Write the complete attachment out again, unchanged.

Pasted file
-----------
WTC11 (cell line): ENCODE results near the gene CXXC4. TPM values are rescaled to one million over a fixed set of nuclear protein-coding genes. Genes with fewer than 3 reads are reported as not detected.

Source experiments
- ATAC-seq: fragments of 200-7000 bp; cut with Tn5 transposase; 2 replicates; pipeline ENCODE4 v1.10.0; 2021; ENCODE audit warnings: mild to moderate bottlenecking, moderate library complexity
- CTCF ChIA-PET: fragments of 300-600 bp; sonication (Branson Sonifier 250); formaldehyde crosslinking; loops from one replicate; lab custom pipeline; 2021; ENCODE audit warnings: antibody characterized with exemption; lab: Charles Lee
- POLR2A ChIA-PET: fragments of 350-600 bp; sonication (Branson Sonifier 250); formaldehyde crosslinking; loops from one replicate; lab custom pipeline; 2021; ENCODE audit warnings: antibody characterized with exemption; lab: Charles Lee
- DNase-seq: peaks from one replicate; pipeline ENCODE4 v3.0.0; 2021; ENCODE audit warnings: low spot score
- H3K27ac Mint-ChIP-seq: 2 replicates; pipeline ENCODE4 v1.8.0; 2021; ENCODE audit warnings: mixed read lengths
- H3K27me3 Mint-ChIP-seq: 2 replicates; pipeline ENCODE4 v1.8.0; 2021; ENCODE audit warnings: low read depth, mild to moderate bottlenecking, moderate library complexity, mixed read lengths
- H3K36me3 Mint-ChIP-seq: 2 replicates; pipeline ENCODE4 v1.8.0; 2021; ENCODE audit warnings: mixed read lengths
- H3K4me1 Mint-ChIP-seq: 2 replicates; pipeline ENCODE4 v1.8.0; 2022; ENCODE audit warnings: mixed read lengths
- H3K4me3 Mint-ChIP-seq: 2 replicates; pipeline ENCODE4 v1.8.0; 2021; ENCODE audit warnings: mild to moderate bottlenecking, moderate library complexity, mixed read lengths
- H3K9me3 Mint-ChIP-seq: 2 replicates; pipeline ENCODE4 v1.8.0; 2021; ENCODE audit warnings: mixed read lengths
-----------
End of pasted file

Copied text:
WTC11 (cell line): ENCODE results near the gene CXXC4. TPM values are rescaled to one million over a fixed set of nuclear protein-coding genes. Genes with fewer than 3 reads are reported as not detected.

Source experiments
- ATAC-seq: fragments of 200-7000 bp; cut with Tn5 transposase; 2 replicates; pipeline ENCODE4 v1.10.0; 2021; ENCODE audit warnings: mild to moderate bottlenecking, moderate library complexity
- CTCF ChIA-PET: fragments of 300-600 bp; sonication (Branson Sonifier 250); formaldehyde crosslinking; loops from one replicate; lab custom pipeline; 2021; ENCODE audit warnings: antibody characterized with exemption; lab: Charles Lee
- POLR2A ChIA-PET: fragments of 350-600 bp; sonication (Branson Sonifier 250); formaldehyde crosslinking; loops from one replicate; lab custom pipeline; 2021; ENCODE audit warnings: antibody characterized with exemption; lab: Charles Lee
- DNase-seq: peaks from one replicate; pipeline ENCODE4 v3.0.0; 2021; ENCODE audit warnings: low spot score
- H3K27ac Mint-ChIP-seq: 2 replicates; pipeline ENCODE4 v1.8.0; 2021; ENCODE audit warnings: mixed read lengths
- H3K27me3 Mint-ChIP-seq: 2 replicates; pipeline ENCODE4 v1.8.0; 2021; ENCODE audit warnings: low read depth, mild to moderate bottlenecking, moderate library complexity, mixed read lengths
- H3K36me3 Mint-ChIP-seq: 2 replicates; pipeline ENCODE4 v1.8.0; 2021; ENCODE audit warnings: mixed read lengths
- H3K4me1 Mint-ChIP-seq: 2 replicates; pipeline ENCODE4 v1.8.0; 2022; ENCODE audit warnings: mixed read lengths
- H3K4me3 Mint-ChIP-seq: 2 replicates; pipeline ENCODE4 v1.8.0; 2021; ENCODE audit warnings: mild to moderate bottlenecking, moderate library complexity, mixed read lengths
- H3K9me3 Mint-ChIP-seq: 2 replicates; pipeline ENCODE4 v1.8.0; 2021; ENCODE audit warnings: mixed read lengths